Uganda: Elephants on rampage, oil firm blamed

By Geof Magga

Posted on Wednesday, 7 December 2011 23:32

More than 1,000 homesteads have had their crops destroyed after hundreds of elephants and other wild animals from Uganda’s largest national game reserve, Murchison Falls National Park, broke out of their habitat.

Apart from the invading elephants, other animals including buffaloes, giraffes and lions have also become are also a threat to the nearby homesteads.

Tullow Oil’s recent exploration in the area has been blamed for the crisis.

Patrick Oryema, chairman of Nwoya District, where part of the park is located, lamented the state of affairs in his district, where he said people have nothing to eat after the elephants from the park destroyed hundreds of acres of farmlands.

“Hundreds of acres of food are eaten by elephants every day,” he said, with the most affected crops being rice, cassava and sorghum.

“A mature elephant can eat up to 300 kilogrammes of food per day,” he added to emphasise the scope of destruction.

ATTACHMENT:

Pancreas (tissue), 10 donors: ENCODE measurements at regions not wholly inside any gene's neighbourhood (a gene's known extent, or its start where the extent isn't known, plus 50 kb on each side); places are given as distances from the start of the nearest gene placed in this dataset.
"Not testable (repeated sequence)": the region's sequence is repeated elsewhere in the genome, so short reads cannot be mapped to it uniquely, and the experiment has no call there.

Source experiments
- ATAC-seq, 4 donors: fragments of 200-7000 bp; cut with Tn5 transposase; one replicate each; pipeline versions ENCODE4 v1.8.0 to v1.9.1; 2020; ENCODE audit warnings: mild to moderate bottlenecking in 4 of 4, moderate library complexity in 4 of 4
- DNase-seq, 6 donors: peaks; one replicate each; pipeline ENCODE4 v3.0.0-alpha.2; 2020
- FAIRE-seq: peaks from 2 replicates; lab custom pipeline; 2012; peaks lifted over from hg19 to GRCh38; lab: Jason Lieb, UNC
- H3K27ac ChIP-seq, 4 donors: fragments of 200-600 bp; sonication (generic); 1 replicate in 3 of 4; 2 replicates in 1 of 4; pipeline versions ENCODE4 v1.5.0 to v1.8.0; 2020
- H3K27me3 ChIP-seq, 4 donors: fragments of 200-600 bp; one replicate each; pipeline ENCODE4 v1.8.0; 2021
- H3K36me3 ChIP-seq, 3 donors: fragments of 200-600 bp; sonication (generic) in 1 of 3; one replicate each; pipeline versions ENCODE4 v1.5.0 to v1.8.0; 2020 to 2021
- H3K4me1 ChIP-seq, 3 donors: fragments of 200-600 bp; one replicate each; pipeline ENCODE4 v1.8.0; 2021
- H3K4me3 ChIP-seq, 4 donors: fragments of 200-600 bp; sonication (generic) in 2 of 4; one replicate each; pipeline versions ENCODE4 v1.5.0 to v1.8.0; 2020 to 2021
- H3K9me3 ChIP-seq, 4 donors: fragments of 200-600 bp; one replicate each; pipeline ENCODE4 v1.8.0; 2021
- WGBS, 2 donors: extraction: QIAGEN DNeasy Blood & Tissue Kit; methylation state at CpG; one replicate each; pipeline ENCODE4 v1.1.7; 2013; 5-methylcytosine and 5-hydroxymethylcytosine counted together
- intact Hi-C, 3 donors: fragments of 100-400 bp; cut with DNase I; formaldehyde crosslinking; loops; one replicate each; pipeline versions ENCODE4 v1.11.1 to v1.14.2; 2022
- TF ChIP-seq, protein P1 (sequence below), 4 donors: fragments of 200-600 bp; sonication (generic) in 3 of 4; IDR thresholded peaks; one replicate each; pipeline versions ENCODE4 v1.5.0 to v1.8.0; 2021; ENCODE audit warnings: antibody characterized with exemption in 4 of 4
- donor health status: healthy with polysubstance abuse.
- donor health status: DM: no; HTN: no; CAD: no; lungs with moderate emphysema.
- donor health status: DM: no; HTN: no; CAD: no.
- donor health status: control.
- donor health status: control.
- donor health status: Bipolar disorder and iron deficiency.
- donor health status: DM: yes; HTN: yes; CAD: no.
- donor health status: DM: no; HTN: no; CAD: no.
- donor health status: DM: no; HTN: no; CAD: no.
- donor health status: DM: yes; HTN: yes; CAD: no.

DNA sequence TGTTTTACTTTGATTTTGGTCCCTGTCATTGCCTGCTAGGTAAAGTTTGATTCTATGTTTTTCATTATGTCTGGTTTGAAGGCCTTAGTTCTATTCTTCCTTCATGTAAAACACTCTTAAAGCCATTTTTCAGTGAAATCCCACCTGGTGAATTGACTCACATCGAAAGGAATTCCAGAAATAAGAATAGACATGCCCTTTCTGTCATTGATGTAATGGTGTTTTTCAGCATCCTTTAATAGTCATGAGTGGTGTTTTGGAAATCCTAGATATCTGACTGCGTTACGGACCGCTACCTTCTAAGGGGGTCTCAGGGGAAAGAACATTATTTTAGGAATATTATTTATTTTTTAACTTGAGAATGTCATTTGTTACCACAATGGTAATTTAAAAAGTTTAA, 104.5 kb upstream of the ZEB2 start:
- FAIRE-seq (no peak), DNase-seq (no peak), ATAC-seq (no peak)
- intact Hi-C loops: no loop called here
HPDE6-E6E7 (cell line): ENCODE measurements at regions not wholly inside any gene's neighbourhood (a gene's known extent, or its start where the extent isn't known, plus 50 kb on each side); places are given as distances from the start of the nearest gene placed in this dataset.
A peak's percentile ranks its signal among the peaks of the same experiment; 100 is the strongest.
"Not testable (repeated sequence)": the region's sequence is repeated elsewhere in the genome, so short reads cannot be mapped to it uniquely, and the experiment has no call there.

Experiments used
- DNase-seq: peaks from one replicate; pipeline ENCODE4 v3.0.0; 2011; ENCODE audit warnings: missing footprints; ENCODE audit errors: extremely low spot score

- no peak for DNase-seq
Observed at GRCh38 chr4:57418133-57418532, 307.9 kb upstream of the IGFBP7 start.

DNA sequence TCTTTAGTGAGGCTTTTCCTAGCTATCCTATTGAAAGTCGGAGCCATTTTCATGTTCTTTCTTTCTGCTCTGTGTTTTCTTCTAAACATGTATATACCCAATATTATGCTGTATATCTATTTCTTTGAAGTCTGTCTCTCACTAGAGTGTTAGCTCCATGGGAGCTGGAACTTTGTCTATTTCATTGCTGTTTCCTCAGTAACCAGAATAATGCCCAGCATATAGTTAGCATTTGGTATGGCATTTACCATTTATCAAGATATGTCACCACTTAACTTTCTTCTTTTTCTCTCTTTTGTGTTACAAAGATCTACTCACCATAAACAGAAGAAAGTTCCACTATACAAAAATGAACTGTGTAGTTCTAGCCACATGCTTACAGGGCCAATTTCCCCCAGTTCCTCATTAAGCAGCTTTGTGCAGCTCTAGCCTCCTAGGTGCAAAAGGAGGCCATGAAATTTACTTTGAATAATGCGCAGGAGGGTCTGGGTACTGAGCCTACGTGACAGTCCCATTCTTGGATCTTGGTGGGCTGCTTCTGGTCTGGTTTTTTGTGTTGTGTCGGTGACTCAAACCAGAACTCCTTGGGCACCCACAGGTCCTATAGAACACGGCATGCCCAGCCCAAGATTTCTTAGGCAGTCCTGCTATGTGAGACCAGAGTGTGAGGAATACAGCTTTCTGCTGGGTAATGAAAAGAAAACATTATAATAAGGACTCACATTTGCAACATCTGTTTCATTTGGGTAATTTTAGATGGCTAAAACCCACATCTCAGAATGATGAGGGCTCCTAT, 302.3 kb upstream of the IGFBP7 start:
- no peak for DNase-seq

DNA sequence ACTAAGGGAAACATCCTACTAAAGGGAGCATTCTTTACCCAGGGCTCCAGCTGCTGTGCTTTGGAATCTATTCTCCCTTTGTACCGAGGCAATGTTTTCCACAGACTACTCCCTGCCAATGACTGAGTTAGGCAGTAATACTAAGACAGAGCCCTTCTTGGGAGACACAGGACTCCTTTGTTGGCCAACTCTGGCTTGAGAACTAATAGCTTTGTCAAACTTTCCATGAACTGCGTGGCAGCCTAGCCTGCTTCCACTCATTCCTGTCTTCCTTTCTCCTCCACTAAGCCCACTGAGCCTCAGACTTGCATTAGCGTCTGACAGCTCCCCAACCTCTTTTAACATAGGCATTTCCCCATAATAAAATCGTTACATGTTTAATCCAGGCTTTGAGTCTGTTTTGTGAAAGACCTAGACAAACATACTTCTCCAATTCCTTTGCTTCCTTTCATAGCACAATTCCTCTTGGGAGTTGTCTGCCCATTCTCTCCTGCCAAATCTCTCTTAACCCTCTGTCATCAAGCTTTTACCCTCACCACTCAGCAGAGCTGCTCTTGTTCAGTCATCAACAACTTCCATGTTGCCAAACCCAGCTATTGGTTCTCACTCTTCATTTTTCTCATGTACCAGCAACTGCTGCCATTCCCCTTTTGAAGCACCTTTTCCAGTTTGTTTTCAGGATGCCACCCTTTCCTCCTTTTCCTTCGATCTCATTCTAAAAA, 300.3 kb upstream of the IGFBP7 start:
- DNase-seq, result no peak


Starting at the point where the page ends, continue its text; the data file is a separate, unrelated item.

Locals claim that noise made by heavy machinery and strong night lights is disturbing the park’s ecosystem.

Protest threats

The Nwoya district leader has threatened to mobilise his people for a demonstration in the capital if the situation does not improve soon.

“I will transport them to Kampala to demonstrate before parliament,” he said.

But a government representative in the affected area, Semei Okwi, says the animals will soon get used to the noise.

“The elephants are intelligent animals. Soon they will know that the noise is not dangerous. They will get used to the noise and stop running away,” he said.

He refuted allegations that oil drilling is responsible for animals moving to villages arguing that invasions by animals preceded oil exploration.

Amid complaints that oil drilling activities by Tullow Oil is destabilising the animals and scaring them out of the park, a rather unorthodox solution has been suggested by officials.

Executive director of Uganda Wildlife Authority, Andrew Seguya confirmed that trenches were being dug around the game park to stop elephants and other animals from leaving the park and encroaching on neighbouring villages.

The park, Africa’s seventh largest in size and visitation accounts for some 1400 elephants, thousands of buffaloes, about 200 lions and many other wild animals.

Last year 60,000 tourists visited the park.

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